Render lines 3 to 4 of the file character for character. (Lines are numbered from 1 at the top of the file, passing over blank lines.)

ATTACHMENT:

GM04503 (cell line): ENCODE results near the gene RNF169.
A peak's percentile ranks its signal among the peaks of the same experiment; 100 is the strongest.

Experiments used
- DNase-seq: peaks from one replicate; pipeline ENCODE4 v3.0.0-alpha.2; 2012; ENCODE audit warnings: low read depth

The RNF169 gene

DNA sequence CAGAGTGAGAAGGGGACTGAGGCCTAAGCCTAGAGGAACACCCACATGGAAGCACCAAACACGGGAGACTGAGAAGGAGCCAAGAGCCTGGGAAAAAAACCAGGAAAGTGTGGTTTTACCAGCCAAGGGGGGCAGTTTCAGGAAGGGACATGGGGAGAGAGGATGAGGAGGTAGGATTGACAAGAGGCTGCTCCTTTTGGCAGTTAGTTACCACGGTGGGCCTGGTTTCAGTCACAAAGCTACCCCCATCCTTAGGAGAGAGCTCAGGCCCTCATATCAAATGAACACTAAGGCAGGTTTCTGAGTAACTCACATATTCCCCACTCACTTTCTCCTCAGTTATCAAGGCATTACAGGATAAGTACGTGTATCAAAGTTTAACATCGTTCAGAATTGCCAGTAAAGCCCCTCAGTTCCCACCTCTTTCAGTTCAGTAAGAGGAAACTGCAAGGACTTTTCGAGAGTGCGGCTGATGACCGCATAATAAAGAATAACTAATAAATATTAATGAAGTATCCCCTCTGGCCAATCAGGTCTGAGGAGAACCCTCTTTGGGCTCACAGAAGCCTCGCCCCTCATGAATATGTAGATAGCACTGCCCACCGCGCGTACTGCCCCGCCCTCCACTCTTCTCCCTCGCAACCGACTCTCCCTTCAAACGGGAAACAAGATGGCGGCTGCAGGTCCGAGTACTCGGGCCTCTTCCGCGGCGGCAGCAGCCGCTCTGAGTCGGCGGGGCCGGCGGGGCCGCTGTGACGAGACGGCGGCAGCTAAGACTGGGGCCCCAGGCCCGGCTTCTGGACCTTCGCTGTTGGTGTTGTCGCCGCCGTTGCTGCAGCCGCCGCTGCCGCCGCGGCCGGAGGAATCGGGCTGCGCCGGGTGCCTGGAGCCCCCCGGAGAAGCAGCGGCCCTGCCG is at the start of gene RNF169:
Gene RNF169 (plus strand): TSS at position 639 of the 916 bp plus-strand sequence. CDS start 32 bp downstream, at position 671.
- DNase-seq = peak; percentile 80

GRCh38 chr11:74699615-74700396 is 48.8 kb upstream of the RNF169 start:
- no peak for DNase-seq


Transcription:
Experiments used
- DNase-seq: peaks from one replicate; pipeline ENCODE4 v3.0.0-alpha.2; 2012; ENCODE audit warnings: low read depth